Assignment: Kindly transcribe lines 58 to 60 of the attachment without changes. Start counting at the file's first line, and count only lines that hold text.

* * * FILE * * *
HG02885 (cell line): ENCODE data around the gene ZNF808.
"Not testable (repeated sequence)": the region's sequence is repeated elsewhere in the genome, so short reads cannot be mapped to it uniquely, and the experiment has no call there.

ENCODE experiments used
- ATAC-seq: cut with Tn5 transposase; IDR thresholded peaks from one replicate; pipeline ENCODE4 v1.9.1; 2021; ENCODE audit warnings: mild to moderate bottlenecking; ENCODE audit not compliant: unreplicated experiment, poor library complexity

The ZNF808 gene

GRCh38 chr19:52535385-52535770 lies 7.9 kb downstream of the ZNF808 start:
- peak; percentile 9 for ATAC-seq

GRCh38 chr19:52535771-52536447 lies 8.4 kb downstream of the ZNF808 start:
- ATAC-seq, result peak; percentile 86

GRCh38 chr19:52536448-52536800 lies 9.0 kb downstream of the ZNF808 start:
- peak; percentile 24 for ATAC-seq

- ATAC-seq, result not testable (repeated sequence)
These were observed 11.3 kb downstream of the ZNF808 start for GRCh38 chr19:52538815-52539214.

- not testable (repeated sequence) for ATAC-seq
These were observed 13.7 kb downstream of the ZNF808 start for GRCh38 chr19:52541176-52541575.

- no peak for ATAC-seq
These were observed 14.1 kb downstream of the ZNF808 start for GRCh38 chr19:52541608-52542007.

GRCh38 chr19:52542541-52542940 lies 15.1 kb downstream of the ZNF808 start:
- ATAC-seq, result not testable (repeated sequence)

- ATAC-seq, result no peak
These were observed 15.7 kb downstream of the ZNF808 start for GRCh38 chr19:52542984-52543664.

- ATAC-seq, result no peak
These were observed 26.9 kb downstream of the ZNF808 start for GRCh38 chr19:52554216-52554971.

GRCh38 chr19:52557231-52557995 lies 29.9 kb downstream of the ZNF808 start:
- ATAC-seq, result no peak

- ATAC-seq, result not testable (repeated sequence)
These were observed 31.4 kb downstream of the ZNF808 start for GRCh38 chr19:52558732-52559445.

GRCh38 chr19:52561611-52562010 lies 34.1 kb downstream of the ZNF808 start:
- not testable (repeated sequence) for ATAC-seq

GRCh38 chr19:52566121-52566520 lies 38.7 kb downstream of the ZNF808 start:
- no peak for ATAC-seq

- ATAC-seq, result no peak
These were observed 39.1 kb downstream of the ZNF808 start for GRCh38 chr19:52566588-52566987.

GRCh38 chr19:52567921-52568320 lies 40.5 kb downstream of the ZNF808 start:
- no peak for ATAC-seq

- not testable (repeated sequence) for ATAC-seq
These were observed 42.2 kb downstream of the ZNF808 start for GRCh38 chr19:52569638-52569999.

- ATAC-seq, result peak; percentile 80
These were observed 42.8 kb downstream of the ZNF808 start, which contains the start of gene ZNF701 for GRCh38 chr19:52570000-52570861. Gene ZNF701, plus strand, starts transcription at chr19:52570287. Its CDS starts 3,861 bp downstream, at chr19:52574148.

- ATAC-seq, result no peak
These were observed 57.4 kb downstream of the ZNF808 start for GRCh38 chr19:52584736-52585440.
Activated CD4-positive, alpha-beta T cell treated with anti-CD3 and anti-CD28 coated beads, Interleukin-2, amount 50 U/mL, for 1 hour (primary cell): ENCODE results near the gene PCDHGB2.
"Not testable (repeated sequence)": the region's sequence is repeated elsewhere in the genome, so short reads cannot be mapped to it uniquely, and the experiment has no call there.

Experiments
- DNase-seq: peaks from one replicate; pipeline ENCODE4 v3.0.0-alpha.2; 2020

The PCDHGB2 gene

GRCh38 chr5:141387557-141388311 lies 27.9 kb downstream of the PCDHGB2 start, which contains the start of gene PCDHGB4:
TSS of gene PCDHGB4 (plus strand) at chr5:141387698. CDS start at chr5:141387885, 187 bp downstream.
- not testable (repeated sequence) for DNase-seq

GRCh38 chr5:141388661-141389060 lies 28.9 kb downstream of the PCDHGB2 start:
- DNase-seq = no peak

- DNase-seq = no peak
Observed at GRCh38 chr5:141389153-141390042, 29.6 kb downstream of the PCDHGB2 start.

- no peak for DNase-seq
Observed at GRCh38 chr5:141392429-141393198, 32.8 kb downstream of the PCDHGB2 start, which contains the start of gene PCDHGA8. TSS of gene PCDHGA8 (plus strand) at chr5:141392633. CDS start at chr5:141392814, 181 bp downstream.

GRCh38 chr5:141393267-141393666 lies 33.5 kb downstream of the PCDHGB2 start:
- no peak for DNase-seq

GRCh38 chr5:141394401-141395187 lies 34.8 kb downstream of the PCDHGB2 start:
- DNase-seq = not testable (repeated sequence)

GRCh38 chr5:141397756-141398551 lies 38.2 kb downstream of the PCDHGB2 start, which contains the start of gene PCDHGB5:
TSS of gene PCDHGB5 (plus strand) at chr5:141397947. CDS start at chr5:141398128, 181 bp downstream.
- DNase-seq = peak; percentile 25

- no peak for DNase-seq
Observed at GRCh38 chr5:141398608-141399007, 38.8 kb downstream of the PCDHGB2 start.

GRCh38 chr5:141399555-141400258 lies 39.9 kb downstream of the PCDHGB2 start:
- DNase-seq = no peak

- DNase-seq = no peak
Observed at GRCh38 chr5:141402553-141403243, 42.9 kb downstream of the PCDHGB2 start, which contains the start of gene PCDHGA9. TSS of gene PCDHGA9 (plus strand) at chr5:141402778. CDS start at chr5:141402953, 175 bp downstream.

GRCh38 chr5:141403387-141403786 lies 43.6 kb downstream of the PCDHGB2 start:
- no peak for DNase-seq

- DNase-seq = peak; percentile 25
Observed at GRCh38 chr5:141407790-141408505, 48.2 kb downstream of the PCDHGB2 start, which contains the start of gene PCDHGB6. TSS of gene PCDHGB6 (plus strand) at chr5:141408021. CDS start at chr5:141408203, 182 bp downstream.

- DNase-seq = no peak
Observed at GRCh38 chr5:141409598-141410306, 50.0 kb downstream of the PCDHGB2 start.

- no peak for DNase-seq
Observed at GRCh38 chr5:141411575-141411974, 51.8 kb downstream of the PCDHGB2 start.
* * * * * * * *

GRCh38 chr5:141394401-141395187 lies 34.8 kb downstream of the PCDHGB2 start:
- DNase-seq = not testable (repeated sequence)

GRCh38 chr5:141397756-141398551 lies 38.2 kb downstream of the PCDHGB2 start, which contains the start of gene PCDHGB5: